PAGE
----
GMO Purple Tomato

An interesting article I just read and thought I’d share:

I’ve grown tomatoes with purple tops or bottoms but never an entirely purple tomato. I didn’t care much for their flavor but maybe it wasn’t the anthocynanin to blame for that.


I have mixed feelings over this. High anthocyanin tomatoes tend to have very poor flavor. We already have high anthocyanin conventionally bred tomatoes so it is just piling on to add a GMO high antho variety. At the same time, the potential of GMO is off the charts. I want a tomato that produces antifungals in the leaves and hosts symbiotes to produce nitrogen like legumes and, and, and…

I’m going on memory with this so please verify accuracy if interested. Tomatoes contain the entire anthocyanin biopath which means all the genetic machinery is there to produce high anthocyanin tomatoes. There is not a gene in tomatoes that turns the anthocyanin biopath on which leaves normal tomatoes producing caroteinoids which are on another biopath. This tomato was developed by pulling a gene out of snapdragons that produces the anthocyanin precursors that turn the biopath on. Once enabled, the existing biopath proceeds to make the compounds that give the color to this fruit. There is a very good opportunity to improve this tomato by increasing sugar and/or by increasing flavor compounds.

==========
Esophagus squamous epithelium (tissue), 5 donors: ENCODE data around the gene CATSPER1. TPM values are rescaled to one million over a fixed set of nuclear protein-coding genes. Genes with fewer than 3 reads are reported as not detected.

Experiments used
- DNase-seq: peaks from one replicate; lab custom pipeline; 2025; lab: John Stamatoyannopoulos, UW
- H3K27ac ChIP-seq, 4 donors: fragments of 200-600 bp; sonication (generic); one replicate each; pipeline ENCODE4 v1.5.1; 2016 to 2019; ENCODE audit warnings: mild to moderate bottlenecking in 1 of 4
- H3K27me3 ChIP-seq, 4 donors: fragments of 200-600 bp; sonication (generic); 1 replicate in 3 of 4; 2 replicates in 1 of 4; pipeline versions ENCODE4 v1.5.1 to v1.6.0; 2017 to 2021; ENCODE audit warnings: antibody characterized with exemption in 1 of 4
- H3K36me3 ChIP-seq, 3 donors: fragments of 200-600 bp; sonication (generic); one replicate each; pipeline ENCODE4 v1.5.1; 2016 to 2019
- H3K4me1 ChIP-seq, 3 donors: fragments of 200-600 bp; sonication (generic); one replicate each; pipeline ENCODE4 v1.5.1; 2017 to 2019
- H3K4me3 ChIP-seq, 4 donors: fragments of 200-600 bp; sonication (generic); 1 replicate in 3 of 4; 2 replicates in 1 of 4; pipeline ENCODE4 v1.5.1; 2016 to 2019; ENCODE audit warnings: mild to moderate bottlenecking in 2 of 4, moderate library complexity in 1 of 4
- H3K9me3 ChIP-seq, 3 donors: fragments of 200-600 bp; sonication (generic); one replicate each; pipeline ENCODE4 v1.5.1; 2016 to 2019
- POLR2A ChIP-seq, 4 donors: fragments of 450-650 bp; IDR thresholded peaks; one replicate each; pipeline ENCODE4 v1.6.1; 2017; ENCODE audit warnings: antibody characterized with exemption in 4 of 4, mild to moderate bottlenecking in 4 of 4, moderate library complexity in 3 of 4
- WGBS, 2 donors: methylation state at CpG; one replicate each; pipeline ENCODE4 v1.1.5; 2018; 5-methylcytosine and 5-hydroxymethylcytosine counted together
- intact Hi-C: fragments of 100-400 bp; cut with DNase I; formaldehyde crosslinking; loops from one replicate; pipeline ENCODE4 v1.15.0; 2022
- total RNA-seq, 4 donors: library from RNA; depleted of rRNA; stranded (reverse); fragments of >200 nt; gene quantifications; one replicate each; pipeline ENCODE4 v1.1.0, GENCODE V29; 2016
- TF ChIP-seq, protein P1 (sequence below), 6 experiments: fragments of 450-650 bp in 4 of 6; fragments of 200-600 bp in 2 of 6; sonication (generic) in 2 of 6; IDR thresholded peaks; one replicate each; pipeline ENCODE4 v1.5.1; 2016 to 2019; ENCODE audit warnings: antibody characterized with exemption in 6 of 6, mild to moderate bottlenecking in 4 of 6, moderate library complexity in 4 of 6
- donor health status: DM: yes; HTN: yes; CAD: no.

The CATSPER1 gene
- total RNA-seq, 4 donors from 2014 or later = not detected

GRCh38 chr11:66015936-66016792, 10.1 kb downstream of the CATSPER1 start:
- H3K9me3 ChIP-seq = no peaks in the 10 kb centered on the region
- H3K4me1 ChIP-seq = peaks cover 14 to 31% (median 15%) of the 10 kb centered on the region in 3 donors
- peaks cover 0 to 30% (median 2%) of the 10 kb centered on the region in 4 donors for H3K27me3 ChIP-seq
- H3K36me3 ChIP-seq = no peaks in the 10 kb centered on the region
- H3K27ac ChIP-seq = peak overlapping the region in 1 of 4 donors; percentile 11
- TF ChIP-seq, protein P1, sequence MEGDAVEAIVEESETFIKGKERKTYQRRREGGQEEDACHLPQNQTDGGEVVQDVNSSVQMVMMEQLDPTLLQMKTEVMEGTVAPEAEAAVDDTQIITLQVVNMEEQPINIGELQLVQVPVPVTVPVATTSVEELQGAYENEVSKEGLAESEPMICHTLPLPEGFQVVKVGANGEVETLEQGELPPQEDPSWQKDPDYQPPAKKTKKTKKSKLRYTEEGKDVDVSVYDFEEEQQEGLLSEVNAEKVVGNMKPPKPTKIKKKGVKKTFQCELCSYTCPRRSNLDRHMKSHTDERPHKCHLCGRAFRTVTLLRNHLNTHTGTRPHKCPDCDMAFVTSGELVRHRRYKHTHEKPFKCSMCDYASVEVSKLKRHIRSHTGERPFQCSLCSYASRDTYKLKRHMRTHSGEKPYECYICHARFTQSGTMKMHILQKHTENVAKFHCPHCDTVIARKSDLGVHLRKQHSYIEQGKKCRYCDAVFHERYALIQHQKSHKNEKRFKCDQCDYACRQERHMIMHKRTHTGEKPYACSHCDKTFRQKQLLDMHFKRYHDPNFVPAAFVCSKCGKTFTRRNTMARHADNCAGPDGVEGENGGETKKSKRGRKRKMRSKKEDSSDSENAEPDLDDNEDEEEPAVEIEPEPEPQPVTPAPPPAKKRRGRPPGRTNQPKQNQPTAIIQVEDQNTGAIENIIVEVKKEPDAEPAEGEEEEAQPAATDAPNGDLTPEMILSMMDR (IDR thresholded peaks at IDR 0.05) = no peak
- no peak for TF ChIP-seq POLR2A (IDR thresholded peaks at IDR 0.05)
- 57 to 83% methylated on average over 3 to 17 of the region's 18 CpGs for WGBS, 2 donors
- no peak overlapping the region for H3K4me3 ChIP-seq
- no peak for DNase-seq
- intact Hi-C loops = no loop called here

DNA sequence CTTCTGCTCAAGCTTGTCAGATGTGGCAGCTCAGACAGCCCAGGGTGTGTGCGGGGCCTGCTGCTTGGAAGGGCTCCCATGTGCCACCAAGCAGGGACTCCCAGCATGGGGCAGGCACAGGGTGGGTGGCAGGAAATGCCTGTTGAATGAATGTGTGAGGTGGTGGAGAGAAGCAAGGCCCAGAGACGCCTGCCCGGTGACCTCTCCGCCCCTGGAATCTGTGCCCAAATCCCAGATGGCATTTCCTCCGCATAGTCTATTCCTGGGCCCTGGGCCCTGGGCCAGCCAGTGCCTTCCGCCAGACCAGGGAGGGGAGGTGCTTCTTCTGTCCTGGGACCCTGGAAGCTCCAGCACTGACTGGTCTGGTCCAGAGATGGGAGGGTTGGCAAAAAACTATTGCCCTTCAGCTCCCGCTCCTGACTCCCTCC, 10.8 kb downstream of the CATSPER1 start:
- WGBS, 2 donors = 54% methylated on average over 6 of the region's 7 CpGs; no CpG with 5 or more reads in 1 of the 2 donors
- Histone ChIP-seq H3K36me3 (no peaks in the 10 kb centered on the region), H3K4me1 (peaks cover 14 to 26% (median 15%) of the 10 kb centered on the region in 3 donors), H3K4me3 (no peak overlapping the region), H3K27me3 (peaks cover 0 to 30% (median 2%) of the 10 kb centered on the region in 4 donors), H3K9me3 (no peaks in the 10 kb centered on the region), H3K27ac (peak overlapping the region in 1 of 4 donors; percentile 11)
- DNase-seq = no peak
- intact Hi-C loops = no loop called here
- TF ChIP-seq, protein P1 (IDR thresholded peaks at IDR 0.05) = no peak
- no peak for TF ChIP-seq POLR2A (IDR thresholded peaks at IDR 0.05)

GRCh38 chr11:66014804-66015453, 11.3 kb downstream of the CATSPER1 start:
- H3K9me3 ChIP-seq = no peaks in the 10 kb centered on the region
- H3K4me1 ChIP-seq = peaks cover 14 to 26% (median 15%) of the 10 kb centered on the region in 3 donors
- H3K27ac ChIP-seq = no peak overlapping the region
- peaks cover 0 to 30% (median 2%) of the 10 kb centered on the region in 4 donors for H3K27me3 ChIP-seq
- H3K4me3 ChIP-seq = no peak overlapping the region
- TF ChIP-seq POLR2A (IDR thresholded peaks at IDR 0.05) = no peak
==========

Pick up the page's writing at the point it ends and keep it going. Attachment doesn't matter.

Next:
if they get around to selling seeds, here’s their website:

I meant to get seeds for this current season (gmo approval wasn’t needed to sell them if I remember their NYT article correctly, so they planned to start selling without that) but they never listed them

I want better texture. Don’t want runny around seeds or those drips.

Find Tennessee Britches. It is the closest I’ve ever grown to a dry tomato.

yeah I don’t really like tomatoes… I just want to grow it as a curiosity. I made sure to buy a rainbow papaya in hawaii (gmo, sold at farmers markets), same reason

Thanks for the recommendation. With our short season, I usually look for things that are 80 days or less. Maybe when I’m retired I’ll better manage vegetables from seed.

1 Like

If these plants are being sold to your average Joe I can see this complicating things with your starter gardener. Up till now we were able to say all plants were are growing are GMO free. It will give those people who are against hybrids because they think hybrids are GMO a leg to stand on. That being said I do wonder if this is the start of a new way of gardening. I wonder if they could start making rootstocks of plants that are GMO to not have animals attack the fruit trees. A interesting idea none the less.

This is not correct. The first GMO tomato on the market was in 1994. Flavr Savr - Wikipedia

1 Like

Interesting. I was under the impression no GMO products were available on the market for your home gardener.